After Paris Attack Where Terrorists Used Cleartext Communications and Credit Cards, Police State Hawks Demand a Ban of Encryption and Bitcoin
It didn’t take long after the Paris terror attacks for police state hawks to demand more police powers. Bans on encryption have been suggested, as well as regulation of bitcoin by European interior ministers. But as it turns out, the terrorists communicated in cleartext and used their own traceable credit cards. This shows how police state hawks are exploiting all possible tragedies to demand more powers for themselves.
The bodies weren’t even cold before police state hawks jumped on the situation and demanded more powers to themselves. CIA director John Brennan, US Senator John McCain and others demanded a wholesale ban on encryption (or “backdoors” or “golden keys” for themselves or whatever euphemism for an effective ban on encryption), “because terrorism”.
But the terrorists didn’t use encryption. They were communicating completely in wiretappable open cleartext. They were also using their own, traceable, credit cards.
An editorial in the New York Times calls the pattern a “wretched yet predictable ritual” – how some people in authority positions immediately try to exploit tragedies to reduce liberty across the board. Yet, this time, it’s become more laughable than ever by those who circumvent the flow of mainstream oldmedia – which is increasingly becoming the majority of the population.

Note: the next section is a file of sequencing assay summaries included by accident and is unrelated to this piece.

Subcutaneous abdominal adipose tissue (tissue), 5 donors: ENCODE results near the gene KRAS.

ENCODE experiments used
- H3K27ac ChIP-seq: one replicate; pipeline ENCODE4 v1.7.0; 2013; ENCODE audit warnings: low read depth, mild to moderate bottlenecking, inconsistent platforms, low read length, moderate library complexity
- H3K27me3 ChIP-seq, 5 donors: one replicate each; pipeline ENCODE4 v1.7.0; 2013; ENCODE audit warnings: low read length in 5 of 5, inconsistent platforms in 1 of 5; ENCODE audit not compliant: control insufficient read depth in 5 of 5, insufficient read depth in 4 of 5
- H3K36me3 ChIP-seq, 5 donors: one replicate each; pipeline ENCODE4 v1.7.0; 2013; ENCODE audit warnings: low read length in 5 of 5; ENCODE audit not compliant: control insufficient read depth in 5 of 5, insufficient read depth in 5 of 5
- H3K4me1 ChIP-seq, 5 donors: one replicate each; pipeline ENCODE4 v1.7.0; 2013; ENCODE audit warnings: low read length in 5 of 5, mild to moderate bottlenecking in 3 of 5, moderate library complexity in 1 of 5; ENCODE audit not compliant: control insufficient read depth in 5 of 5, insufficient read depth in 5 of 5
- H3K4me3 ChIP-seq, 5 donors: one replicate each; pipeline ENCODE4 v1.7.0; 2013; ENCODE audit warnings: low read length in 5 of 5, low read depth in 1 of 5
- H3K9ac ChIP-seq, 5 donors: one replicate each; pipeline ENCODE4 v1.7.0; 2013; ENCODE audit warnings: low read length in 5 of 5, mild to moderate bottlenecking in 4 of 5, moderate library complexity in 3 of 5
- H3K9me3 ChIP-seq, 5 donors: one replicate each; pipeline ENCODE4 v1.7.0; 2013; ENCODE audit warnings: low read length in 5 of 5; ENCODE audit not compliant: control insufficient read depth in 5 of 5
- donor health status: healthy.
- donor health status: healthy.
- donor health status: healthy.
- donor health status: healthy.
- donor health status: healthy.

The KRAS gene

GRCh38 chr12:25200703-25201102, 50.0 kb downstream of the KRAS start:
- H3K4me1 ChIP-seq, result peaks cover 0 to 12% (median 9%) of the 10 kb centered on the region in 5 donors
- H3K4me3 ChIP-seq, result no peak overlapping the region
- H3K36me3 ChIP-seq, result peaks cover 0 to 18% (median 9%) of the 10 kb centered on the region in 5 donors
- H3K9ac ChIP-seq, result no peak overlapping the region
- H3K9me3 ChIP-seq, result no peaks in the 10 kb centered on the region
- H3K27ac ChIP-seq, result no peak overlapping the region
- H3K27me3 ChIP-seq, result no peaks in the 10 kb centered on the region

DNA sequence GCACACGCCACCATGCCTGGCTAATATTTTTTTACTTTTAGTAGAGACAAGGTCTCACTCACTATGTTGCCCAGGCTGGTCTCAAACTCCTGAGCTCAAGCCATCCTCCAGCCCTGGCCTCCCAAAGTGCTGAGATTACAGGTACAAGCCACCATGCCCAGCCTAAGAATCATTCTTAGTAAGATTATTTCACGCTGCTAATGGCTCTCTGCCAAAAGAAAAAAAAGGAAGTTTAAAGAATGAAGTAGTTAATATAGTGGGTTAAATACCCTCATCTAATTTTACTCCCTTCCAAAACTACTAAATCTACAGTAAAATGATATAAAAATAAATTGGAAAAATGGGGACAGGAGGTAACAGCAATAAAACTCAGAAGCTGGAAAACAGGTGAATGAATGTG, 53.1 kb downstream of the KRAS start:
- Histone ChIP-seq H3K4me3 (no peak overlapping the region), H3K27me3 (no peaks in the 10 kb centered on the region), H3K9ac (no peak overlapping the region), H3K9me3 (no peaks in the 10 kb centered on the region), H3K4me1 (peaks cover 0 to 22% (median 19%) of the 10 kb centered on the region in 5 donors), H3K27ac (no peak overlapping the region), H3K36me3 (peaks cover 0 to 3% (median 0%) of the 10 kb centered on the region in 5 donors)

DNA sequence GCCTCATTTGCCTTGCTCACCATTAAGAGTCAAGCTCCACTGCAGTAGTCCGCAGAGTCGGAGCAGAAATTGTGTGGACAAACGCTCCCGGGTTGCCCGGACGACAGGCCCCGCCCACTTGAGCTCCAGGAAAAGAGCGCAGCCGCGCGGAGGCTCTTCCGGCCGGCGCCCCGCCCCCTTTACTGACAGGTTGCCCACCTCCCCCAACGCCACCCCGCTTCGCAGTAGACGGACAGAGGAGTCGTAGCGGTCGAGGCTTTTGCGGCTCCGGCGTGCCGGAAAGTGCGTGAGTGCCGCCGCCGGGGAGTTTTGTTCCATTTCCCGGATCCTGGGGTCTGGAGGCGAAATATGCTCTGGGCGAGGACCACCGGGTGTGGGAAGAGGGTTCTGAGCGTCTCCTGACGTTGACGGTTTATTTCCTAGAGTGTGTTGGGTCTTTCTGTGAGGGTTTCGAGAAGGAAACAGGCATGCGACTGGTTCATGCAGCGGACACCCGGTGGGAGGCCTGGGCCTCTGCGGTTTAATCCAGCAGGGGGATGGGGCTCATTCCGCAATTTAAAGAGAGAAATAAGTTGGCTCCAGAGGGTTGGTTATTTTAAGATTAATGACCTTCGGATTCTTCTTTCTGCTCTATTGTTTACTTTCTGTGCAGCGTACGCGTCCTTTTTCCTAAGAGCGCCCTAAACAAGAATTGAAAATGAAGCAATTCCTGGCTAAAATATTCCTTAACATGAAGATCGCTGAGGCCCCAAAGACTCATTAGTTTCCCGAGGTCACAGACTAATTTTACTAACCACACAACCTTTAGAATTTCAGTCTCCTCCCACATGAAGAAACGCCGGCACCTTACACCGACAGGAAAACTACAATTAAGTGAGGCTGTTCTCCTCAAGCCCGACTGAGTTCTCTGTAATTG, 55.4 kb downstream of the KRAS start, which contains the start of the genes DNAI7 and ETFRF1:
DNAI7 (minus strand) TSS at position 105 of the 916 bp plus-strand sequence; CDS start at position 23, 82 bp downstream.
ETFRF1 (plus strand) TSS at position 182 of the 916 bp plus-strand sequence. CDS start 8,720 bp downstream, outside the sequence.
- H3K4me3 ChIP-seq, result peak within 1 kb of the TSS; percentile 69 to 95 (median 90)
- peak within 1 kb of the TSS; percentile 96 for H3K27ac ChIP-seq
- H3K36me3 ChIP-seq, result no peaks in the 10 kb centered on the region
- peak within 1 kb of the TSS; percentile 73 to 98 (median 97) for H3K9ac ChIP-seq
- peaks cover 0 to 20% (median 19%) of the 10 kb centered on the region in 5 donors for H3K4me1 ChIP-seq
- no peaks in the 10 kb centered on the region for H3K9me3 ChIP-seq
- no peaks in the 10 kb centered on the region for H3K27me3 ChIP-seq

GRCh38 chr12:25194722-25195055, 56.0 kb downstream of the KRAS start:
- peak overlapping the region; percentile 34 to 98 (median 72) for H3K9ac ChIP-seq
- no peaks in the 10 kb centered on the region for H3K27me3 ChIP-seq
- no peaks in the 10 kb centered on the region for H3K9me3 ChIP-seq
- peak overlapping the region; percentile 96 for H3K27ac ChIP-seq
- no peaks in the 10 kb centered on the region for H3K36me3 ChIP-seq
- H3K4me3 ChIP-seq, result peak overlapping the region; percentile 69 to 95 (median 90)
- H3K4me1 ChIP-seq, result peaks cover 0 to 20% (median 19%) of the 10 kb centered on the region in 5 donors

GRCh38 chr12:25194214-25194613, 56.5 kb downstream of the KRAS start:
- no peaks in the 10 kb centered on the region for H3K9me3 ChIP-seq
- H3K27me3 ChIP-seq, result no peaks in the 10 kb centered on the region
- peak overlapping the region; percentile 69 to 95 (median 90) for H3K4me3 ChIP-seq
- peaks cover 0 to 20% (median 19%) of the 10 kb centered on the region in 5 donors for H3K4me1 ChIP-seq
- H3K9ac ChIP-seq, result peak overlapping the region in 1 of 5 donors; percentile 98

To top off the stupidity, Reuters reports that the European Union is preparing a crackdown on bitcoin in order to “curb terrorism in the wake of the Paris attacks”, when bitcoin wasn’t even used in the first place. Quoting the top Reddit comment: “They’re dumber than the terrorists.” It is apparent that these so-called authority figures are still living in a time when they were able to control the narrative.
US and allies funded ISIS against Assad, provided weapons, provided training and now will blame bitcoin for the blowback.
— Andreas (BEWARE of giveaway scams!) (@aantonop) November 19, 2015
And that’s the problem here, isn’t it?
Ten years ago, a lot of people believed that Iraq held weapons of mass destruction. It was an utter fabrication, a lie, that resulted in 1.2 million dead and the rise of Daesh (ISIL). What do the authority figures want people to believe today, in the exact same manner? For they haven’t changed in the slightest.
The problem here – for them – is the rise of the net, and more specifically, the loss of narrative, the ability for people to verify facts and talk between themselves rather than being spoonfed messages. Encryption and bitcoin are key technologies here. There’s no such thing any more as a Minister of Defense getting away with a lie in a public comment field; they’ll have their pants pulled down by a 14-year-old person with facts in less than 30 seconds. (This actually happened, in a surveillance debate to boot. They did not return to that public comment field. Friendly bloggers advised them that “when you’re debating on the Internet, you can’t lie”.)
Therefore, it’s not really surprising that these authority figures are pushing to ban the two technologies that undermine their own power (and which have nothing to do with the terrorism scapegoat). But they need to be called out on it. Again and again and again.